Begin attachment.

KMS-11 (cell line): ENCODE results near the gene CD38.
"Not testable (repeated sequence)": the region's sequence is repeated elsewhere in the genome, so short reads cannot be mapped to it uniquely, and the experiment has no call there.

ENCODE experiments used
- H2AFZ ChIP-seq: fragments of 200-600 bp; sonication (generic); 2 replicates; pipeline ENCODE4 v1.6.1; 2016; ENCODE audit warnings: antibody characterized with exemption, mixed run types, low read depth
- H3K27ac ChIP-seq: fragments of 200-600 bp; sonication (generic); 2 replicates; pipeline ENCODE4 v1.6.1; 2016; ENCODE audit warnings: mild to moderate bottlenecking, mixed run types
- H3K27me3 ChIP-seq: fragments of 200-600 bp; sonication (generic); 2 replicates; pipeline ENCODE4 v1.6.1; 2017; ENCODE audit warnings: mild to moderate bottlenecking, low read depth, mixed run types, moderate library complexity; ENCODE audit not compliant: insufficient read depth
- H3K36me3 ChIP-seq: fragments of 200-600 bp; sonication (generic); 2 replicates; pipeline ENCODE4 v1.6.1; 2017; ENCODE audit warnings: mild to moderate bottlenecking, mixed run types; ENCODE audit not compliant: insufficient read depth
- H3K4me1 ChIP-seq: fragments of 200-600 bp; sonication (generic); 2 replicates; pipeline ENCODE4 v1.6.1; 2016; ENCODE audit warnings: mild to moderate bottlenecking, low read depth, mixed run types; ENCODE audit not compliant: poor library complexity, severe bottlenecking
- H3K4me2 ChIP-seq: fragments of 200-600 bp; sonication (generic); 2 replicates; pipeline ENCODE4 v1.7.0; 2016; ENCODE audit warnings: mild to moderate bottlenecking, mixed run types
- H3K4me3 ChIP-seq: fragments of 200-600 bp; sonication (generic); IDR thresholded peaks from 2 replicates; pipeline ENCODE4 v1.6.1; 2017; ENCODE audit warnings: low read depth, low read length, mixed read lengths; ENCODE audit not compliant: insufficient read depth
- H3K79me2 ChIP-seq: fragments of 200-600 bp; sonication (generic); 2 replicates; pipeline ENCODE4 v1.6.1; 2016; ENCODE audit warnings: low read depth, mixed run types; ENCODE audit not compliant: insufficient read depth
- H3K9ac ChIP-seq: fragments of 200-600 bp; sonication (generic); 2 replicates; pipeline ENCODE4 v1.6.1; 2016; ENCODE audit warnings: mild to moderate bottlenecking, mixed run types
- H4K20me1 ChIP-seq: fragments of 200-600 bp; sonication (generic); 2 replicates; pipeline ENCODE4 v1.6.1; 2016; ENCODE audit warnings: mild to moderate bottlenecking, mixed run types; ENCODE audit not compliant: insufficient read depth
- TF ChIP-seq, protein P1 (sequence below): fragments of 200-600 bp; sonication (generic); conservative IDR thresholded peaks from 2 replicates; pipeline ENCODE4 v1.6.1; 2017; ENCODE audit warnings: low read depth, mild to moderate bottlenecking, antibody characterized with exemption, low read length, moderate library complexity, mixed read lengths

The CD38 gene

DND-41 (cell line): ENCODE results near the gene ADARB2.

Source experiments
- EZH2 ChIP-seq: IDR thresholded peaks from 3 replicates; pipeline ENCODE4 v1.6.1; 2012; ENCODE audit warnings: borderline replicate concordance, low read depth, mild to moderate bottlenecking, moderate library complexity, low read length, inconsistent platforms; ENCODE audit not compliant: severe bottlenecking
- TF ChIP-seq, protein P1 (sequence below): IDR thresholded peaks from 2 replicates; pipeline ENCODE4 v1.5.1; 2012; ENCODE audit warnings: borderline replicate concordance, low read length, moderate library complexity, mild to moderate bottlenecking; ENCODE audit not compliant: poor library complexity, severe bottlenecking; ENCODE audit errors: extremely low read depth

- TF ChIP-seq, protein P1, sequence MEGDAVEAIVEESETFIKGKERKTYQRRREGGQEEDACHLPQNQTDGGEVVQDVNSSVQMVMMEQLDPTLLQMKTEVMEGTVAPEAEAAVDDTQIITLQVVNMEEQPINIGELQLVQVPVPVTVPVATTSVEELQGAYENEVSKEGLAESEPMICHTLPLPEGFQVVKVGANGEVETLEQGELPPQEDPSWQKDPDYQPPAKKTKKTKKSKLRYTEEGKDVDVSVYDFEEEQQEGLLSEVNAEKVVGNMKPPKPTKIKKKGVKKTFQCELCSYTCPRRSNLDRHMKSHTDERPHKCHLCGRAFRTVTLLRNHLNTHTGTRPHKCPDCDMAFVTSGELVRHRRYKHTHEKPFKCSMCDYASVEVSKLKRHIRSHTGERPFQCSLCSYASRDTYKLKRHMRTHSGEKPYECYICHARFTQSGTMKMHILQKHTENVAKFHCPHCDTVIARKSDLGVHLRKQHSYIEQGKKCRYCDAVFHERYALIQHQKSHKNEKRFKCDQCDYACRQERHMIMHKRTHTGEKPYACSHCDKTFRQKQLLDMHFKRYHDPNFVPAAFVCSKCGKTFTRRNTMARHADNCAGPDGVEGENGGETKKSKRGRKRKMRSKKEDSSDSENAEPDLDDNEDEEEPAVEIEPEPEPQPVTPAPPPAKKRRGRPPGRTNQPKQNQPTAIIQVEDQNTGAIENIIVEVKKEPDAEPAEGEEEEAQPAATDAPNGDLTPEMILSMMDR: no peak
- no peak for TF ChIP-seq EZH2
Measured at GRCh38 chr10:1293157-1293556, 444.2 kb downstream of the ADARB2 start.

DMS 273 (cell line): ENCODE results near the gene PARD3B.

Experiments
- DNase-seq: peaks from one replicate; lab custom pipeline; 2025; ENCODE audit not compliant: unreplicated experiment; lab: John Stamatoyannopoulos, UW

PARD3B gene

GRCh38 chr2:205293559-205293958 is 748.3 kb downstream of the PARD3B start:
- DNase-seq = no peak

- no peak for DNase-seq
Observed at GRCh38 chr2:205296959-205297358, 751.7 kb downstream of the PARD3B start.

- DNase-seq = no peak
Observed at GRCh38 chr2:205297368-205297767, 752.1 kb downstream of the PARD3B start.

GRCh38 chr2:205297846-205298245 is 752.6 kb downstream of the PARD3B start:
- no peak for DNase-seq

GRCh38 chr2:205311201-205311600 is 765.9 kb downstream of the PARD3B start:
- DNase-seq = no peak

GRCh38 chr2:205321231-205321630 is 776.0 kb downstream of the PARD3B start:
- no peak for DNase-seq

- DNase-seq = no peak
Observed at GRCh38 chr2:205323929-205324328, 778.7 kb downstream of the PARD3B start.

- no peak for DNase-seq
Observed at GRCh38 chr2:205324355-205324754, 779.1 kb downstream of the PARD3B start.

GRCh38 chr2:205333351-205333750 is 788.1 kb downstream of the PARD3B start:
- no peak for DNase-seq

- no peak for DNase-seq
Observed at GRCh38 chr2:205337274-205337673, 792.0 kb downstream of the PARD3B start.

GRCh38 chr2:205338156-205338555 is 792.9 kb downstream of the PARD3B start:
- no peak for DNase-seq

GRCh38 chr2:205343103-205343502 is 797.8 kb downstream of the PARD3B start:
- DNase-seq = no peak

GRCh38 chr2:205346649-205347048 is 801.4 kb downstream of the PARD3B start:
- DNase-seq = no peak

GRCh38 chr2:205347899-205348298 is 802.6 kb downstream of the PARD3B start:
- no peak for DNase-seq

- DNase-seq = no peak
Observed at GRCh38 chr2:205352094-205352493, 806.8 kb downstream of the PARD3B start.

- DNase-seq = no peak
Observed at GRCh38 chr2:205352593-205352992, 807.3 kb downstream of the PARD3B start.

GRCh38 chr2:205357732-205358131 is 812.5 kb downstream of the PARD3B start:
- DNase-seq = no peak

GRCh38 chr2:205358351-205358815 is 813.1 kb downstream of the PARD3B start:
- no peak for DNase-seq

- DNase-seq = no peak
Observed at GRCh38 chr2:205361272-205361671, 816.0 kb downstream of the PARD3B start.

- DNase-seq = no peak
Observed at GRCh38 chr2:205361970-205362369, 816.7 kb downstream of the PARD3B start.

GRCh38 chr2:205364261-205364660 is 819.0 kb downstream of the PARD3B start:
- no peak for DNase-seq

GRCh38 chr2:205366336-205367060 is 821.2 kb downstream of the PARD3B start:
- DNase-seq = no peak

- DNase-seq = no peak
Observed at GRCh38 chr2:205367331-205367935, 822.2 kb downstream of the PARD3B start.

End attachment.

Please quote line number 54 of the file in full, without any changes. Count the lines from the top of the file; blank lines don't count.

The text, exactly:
- no peak for DNase-seq